Note: Water boils at a lower temperature at higher altitudes, for example 202 degrees F at 5,000 feet.


Where To Place The Meat Thermometer?


Insert the meat thermometer into the inner thigh area near the breast of the chicken or turkey but not touching the bone.

If stuffed, stuffing temperature must reach 165 degrees F. Do this near and at the end of the stand time.

Beef, Pork, Lamb, Veal, Ham, Roasts, Steaks or Chops

The thermometer should be inserted into the center of the thickest part, away from bone, fat and gristle.

Ground Meat & Poultry

The thermometer should also be placed in the thickest area of ground meat or poultry dishes like meatloaf. The thermometer may be inserted sideways in thin items such as patties.

Casseroles and Egg dishes

The thermometer should be inserted into the thickest portion.


When To Insert A Meat Thermometer

When should the thermometer be inserted—at the beginning of the cooking time or at the end? When you insert the thermometer will be determined by the type: oven-proof or instant-read. The important thing is to use a meat thermometer, no matter how the food is prepared-roasted, broiled, fried.

  • An oven-proof thermometer may be inserted into the food at the beginning of the cooking time and remain there throughout cooking. The temperature indicator will rise slowly as the food cooks.
  • Instant-read thermometers are not designed to stay in the food during cooking. If you are using an instant-read thermometer, pull the meat or poultry out of the oven far enough to insert the stem about 2 inches into the thickest part of the food but not touching bone; the temperature should register in about 15 seconds.

Other Safety Tips

Reheating Foods: Reheat thoroughly to a temperature of 165 degrees F or until hot and steaming. Soup and gravies should be brought to a rolling boil.

Serving Foods: When holding or serving a buffet, hot cooked foods must be held at 140 degrees F or higher. Cold foods should be held at 40 degrees F or lower.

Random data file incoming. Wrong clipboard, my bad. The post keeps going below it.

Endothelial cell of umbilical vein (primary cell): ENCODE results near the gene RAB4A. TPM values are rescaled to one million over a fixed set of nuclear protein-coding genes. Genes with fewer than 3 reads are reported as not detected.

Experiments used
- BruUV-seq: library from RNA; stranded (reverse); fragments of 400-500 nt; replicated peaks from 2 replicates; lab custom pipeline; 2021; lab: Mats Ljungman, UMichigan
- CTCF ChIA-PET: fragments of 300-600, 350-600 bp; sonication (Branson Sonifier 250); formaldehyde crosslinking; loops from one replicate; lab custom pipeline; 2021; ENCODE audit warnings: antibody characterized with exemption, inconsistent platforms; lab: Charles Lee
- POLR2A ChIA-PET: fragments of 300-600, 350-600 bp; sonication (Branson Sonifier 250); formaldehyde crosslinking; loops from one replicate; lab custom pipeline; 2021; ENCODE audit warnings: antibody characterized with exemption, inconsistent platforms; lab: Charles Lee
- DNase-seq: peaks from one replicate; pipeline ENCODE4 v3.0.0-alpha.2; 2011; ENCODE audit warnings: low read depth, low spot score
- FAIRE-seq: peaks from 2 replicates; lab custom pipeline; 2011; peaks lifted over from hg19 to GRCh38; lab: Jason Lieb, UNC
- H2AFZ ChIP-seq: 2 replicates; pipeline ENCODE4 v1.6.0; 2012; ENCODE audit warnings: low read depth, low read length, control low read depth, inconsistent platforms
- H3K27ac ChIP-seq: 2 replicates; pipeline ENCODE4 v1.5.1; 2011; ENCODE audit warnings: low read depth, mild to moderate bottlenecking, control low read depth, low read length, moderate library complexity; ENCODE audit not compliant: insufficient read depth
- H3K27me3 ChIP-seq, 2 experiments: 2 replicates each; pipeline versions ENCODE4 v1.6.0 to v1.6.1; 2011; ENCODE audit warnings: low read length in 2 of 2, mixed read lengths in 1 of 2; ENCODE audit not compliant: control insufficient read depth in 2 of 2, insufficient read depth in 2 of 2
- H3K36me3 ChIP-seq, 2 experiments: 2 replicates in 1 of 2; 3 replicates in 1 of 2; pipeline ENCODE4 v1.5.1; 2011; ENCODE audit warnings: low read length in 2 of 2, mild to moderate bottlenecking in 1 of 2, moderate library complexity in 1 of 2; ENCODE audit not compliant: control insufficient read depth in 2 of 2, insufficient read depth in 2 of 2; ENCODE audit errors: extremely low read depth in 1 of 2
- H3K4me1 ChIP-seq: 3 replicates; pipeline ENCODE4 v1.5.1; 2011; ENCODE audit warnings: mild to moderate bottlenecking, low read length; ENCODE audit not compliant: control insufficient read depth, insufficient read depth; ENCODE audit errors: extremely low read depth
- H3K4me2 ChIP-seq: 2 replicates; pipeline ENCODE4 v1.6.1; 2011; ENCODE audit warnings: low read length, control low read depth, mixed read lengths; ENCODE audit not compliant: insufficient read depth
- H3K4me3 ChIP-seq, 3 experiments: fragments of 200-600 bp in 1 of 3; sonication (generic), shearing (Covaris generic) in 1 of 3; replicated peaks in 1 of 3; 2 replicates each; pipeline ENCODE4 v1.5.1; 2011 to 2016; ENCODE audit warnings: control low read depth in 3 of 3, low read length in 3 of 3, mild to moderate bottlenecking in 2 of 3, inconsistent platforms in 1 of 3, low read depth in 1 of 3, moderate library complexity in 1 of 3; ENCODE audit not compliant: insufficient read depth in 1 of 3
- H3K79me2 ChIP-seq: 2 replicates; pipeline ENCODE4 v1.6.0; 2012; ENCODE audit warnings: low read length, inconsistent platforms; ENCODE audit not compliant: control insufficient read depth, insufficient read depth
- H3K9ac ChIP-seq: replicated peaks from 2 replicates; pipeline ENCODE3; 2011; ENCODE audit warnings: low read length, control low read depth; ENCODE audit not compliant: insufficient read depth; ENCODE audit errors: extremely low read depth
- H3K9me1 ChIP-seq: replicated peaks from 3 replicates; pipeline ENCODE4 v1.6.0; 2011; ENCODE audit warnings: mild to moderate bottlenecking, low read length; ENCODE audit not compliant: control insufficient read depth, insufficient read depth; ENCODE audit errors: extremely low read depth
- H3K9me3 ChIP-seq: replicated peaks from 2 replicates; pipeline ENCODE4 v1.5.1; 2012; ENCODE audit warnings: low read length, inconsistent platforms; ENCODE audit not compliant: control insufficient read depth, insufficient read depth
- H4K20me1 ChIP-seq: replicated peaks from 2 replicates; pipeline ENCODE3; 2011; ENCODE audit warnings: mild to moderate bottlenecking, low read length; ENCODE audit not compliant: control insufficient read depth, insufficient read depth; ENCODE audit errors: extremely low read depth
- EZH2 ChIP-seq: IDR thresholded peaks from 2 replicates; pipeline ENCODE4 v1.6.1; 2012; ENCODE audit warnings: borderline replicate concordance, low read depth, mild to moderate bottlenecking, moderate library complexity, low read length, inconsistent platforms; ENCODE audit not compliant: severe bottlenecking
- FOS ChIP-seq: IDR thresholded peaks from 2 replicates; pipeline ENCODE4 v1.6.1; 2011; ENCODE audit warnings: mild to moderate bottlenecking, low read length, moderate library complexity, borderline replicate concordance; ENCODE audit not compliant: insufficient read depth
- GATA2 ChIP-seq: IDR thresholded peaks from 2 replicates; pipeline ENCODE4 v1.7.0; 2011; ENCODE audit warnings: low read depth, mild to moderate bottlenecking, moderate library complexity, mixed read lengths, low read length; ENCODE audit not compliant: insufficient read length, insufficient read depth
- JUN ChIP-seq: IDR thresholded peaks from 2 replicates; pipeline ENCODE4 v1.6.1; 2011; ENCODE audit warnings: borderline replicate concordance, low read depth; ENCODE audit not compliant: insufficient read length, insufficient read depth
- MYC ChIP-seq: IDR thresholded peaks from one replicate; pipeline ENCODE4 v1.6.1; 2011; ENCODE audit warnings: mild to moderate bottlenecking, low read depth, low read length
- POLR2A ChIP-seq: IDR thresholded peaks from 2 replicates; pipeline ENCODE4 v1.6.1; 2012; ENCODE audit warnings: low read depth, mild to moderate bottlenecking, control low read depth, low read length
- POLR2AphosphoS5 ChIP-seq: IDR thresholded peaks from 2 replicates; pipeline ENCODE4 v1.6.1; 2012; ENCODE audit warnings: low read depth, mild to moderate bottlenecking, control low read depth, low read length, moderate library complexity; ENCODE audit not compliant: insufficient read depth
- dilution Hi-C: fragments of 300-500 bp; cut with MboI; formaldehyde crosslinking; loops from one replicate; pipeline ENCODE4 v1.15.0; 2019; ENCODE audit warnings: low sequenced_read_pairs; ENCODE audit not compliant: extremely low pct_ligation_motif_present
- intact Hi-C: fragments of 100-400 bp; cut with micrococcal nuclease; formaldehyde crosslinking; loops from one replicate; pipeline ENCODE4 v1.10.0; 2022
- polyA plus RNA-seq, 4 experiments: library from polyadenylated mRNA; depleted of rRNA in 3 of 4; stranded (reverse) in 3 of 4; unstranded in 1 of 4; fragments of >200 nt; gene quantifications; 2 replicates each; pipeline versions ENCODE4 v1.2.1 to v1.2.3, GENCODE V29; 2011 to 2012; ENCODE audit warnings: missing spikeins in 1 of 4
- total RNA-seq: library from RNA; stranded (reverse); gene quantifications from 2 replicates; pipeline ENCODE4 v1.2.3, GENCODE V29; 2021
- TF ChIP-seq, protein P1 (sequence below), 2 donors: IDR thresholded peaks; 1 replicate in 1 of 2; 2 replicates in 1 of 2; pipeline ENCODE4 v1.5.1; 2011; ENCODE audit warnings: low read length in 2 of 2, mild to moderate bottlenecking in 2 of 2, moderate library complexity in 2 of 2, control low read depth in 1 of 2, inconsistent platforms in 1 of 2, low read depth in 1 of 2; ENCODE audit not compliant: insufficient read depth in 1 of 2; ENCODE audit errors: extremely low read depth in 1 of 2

Clean Up: After each use, wash the stem section of the meat thermometer thoroughly in hot, soapy water.


Minimum Internal Cooking Temperatures

Now comes the part that is most important—the minimum internal temperatures that foods must reach to be considered safe to eat, no matter how you prepare them.

Fresh ground beef, veal, lamb, pork 160 degrees F
Beef, veal, lamb-roasts, steaks, chops
Medium rare 145 degrees F
Medium 160 degrees F
Well done 170 degrees F
Fresh pork-roasts, steaks, chops
Medium 160 degrees F
Well done 170 degrees F
Cook before eating 160 degrees F
Fully cooked, to reheat 140 degrees F
Ground Chicken, Turkey 165 degrees F
Whole Chicken, Turkey 165 degrees F
Breasts, roasts 165 degrees F
Thighs and wings Cook until juices run clear.
Stuffing (cooked alone or in bird) 165 degrees F
Egg dishes, casseroles 160 degrees F
Leftovers 165 degrees F

Information courtesy the U. S Department of Agriculture Food Safety and Inspection Service


More about Thermometers

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This page modified November 2009